Product Specifics:

  • At home biofeedback test
  • Saliva & hair sampling
  • Results in two weeks

Pros:

  • Helpful customer service
  • Organic cotton swabs
  • Pre-paid return shipping

Cons:

  • May show sensitivity to almost everything
  • Can’t gather hair from short-haired breeds

Why we choose this product: We appreciate how helpful the customer service is and that it gathers samples from saliva and hair. It’s an allergy test for dogs that gives beneficial information that saves you money, time, and energy. 

Buyer’s guide

Reading reviews can get somewhat overwhelming. Our informative section is here to help. Let’s learn more about the world of dog allergies, testing, and the best ways to stop them. 

Dog Allergy Testing — What Is It and How It Works?

If your veterinarian suspects that allergies are behind your dog’s skin irritation and itchiness, they may suggest testing for allergens. That would include getting samples of your dog’s blood, skin, saliva, or hair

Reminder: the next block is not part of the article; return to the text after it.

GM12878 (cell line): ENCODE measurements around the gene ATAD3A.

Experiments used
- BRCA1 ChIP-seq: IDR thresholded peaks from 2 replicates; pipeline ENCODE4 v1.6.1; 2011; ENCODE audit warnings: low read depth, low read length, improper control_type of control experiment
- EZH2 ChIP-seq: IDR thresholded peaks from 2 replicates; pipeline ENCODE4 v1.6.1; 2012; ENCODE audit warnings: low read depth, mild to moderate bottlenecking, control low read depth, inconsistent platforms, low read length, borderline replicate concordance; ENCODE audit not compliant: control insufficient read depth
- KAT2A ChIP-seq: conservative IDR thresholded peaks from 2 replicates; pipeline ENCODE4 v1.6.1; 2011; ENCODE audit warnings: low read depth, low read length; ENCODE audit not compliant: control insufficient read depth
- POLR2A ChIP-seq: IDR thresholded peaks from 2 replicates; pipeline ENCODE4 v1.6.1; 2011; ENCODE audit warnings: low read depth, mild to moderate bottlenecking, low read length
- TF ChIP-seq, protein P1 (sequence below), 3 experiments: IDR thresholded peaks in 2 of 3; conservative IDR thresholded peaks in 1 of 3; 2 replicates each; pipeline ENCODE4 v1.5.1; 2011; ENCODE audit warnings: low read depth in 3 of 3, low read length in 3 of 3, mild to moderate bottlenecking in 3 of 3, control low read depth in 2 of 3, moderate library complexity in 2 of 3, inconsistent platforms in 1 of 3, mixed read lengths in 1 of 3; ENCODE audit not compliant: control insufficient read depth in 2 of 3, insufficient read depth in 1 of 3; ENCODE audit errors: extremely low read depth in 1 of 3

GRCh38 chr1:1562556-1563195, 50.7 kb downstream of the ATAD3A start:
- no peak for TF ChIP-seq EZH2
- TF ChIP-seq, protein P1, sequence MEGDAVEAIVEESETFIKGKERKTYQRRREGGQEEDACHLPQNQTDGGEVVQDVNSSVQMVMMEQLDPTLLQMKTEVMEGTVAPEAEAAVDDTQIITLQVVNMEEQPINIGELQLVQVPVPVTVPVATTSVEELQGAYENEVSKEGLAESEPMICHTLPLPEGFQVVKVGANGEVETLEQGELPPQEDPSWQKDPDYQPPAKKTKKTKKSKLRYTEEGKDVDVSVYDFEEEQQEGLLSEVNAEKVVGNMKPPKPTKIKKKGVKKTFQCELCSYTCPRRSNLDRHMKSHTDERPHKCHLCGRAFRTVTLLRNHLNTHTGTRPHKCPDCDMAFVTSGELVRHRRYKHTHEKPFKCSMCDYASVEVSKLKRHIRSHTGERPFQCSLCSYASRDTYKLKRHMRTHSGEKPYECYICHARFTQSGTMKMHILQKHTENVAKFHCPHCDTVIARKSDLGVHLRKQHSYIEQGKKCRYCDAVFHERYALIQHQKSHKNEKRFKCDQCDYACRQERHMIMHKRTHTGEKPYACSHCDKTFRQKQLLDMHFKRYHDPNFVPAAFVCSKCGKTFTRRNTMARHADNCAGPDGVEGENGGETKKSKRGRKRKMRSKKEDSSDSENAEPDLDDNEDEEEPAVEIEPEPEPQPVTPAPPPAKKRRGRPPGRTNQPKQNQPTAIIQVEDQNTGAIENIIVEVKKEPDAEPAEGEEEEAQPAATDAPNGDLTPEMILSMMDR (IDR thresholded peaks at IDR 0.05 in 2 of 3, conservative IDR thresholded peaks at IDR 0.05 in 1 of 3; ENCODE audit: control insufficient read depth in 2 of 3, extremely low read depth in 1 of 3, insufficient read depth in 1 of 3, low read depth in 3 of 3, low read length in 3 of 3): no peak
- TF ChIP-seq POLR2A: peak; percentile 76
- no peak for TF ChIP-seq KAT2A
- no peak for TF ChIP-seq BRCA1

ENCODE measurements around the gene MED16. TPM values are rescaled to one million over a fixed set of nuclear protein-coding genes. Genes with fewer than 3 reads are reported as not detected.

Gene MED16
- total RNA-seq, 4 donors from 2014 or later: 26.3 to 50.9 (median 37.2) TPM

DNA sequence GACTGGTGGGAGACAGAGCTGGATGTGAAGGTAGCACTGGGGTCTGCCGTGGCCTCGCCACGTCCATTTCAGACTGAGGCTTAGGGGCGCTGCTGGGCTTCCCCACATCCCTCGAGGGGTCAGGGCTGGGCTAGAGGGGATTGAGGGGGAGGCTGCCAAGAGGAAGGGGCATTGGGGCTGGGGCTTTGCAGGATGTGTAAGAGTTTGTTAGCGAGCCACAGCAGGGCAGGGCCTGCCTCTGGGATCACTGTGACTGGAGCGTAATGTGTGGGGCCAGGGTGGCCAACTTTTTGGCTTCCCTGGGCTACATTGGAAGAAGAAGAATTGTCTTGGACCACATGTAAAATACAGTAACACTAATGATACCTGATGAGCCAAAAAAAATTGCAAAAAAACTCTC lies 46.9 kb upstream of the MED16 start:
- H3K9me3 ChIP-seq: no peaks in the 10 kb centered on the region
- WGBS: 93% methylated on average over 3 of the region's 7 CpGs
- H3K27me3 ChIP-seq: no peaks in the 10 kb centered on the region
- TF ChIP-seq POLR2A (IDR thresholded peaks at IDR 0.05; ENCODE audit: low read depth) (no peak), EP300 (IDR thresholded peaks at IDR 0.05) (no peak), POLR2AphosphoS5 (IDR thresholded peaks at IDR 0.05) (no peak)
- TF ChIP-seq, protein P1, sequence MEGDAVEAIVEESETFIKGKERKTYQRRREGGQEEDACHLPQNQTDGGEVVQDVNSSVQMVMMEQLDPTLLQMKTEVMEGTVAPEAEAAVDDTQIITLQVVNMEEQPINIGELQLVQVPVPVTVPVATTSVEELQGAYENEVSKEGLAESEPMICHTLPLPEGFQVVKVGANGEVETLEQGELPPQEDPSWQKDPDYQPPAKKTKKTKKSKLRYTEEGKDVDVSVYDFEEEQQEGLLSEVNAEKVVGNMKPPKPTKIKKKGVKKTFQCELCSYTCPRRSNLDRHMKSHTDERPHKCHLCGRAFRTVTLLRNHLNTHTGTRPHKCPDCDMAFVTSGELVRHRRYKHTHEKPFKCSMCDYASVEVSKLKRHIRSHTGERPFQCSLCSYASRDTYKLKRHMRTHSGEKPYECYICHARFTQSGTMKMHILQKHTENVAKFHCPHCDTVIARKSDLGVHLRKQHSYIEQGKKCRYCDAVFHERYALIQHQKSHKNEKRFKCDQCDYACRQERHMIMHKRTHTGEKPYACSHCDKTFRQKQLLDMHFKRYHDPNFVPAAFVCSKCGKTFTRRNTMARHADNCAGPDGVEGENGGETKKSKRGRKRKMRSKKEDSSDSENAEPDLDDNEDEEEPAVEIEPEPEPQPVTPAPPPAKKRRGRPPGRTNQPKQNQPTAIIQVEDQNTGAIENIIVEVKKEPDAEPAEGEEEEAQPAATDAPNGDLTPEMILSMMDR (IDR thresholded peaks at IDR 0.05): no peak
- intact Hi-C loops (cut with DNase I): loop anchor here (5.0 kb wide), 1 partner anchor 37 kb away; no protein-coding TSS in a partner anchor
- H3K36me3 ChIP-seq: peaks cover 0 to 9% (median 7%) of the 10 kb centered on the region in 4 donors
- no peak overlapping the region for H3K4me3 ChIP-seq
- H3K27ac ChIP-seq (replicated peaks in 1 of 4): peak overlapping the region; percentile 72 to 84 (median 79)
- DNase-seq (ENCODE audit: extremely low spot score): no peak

Our reviews focused on at-home allergy testing, which is only accessible with saliva and hair samples. Generally, the findings arrive in two weeks, and you’ll find out everything your dog is allergic to, as well as the severity. These tests are typically less expensive and take less time than those performed in veterinary clinics.

Types of Allergy Testing for Dog Breeds

Four main types of tests reveal if your dog is allergic or intolerant to a substance. Let’s explore each in more detail. 

Blood Test (RAST)

A RAST test or radioallergosorbent test requires a blood sample. That’s sent to a laboratory, which tests the blood and looks for allergen-specific antibodies (IgE). Results from such tests usually come back in two to three weeks.